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Augustine Pascal helps Petra Gregory with her face mask at the Helena Charles Home for Senior Citizens in La Brea last Friday.

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The Trinidad and Tobago Residential Care Association (TTRCA) preident has blasted Ministry of Health Epidemiology Division Technical Director, Dr Avery Hinds, for his statement which alluded to elderly homes being the cause of a recent increase in COVID-19 cases in people over 60 years.

In a telephone interview with Guardian Media yesterday, Caroline Ruiz said it was the regional health authorities to be blamed and not the homes.

Highlighting how the virus made its foray into elderly homes, Ruiz said, “They were exposed to it due to clinical appointments in the hospitals. That is how it came about in the first place.”

Admitting there was one other meagre contributor that was contained, Ruiz maintained the hospitals were liable.

“Now there were one or two homes that the nurses brought it in, but the majority, from checking and double-checking how could it come into the homes, when we had no visitors and it’s just the staff following all the protocols that are in place and what was the difference between 2020 and 2021? And when most of the homeowners and myself, we went through it, it was because of people attending clinics and the hospitals and stuff,” she related.

Ruiz, who said the TTRCA now had close to 190 in its membership, with over 30 more homes having joined the association in March 2020, cried shame on Hinds and the Ministry of Health for insinuating that elderly homes were being irresponsible with the country’s most vulnerable.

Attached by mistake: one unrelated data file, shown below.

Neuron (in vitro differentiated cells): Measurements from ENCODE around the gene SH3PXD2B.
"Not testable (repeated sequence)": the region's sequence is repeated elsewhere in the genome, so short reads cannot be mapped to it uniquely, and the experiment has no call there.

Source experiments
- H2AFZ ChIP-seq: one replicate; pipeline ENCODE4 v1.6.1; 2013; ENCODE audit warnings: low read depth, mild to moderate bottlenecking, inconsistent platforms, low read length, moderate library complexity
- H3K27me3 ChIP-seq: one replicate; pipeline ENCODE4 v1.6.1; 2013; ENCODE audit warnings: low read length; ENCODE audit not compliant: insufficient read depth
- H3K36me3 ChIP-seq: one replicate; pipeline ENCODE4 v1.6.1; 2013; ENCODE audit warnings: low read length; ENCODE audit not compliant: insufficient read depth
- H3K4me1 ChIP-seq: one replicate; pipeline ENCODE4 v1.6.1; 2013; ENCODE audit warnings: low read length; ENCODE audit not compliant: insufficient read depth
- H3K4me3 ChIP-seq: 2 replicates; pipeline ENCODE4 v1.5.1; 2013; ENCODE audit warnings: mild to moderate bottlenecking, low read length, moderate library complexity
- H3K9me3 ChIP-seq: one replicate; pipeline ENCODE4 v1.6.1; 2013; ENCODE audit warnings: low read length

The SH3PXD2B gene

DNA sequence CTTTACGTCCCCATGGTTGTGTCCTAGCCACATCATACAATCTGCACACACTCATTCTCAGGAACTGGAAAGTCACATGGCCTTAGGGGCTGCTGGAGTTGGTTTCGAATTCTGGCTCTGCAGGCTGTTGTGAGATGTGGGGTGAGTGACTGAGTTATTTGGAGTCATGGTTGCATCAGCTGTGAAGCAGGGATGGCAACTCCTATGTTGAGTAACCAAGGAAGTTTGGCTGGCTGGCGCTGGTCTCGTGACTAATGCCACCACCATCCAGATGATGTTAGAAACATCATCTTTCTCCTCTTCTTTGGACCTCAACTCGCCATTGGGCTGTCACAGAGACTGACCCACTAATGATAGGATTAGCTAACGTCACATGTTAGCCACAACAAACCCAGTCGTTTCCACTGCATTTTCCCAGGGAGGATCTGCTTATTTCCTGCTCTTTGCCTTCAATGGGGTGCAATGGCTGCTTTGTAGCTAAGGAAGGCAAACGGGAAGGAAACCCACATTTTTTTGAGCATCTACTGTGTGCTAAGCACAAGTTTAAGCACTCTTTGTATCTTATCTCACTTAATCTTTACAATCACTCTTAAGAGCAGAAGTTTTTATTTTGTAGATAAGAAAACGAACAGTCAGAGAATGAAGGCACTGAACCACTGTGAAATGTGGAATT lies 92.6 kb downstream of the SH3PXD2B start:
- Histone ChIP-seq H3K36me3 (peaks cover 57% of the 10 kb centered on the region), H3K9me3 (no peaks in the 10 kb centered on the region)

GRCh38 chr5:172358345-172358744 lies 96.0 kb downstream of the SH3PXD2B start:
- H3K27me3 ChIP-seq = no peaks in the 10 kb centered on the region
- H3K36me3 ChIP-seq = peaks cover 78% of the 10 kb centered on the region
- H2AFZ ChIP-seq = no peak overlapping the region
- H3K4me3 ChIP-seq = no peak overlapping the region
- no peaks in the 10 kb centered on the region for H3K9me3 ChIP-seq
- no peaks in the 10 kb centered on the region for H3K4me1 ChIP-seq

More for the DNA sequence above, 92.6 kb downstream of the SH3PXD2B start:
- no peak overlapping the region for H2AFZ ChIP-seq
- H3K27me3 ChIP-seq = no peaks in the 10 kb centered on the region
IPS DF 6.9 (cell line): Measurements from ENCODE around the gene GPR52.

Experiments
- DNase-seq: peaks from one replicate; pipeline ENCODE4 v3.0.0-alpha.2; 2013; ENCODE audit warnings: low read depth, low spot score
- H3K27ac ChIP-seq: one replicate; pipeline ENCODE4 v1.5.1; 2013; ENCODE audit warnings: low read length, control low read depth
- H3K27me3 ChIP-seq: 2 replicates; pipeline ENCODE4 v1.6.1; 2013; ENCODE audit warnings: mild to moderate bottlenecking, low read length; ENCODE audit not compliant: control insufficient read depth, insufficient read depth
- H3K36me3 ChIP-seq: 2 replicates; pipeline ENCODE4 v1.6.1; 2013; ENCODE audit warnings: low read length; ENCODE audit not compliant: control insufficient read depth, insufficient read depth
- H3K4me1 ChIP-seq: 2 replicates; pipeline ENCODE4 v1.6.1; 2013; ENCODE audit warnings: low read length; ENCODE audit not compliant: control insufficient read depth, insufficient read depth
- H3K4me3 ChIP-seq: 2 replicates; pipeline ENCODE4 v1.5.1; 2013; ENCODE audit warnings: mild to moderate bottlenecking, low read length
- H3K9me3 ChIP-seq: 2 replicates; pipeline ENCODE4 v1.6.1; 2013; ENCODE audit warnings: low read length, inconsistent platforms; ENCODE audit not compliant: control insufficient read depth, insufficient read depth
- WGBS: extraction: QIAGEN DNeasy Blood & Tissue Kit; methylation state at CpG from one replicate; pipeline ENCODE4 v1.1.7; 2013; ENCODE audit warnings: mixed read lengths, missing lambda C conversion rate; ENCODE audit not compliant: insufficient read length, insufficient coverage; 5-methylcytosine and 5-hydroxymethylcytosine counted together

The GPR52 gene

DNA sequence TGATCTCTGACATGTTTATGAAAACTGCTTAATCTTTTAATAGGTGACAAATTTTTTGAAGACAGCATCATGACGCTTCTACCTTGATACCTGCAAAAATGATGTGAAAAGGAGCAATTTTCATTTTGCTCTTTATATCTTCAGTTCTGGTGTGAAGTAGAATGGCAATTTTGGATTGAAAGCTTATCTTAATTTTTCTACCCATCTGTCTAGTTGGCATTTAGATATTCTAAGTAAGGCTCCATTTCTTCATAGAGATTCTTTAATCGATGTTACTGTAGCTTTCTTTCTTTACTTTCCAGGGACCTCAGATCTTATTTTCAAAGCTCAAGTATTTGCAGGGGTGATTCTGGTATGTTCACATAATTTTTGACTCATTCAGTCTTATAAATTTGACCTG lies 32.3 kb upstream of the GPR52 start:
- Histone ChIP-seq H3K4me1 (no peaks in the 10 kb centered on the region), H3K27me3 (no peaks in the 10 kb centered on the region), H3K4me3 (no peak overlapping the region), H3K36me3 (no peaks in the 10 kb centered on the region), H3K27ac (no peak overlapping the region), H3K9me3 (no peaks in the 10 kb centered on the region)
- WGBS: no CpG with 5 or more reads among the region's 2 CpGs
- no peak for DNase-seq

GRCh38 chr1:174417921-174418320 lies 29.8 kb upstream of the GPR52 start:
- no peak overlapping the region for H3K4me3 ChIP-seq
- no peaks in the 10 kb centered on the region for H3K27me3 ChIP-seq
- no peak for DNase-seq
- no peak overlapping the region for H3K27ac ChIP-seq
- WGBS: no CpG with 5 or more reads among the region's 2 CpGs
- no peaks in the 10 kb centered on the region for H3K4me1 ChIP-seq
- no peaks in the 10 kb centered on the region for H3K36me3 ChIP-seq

“When they said that the hospitals didn’t have it and it was only the parallel hospitals had it, that was not the truth.”

She continued, “Normally, our protocol is when they come back from the hospital, because we didn’t think that the hospital would have had anything. We would just keep them for five to seven days isolated and then we would put them back in the setting right with the others and that is where it came about.”

Ruiz said from very early on in the pandemic in 2020, the TTRCA made sure excessive precaution was taken to prevent the elderly at the association’s homes from becoming infected, as they were initially the most vulnerable group and to a great extent remain so.

She claimed presentations of the virus were first noticed at various homes in April of this year, when the country was not even amid a spike.

“Our elderly have nothing to do with their spike. That is something that’s been going on since April.”

Responding to Guardian Media’s question on whether the TTRCA had any statistical data about how many homes were currently presenting with increased COVID-19 cases, or how many deaths have occurred as a result, Ruiz said, “Actually, I am now working on that. I have not completed it because I am doing a lot. Remember, I am a homeowner. I’m dealing with TTRCA, I’m dealing with the ministry, so it’s a lot on my plate.”

However, Ruiz said she was trying to gather some statistics which the TTRCA will eventually release to the public.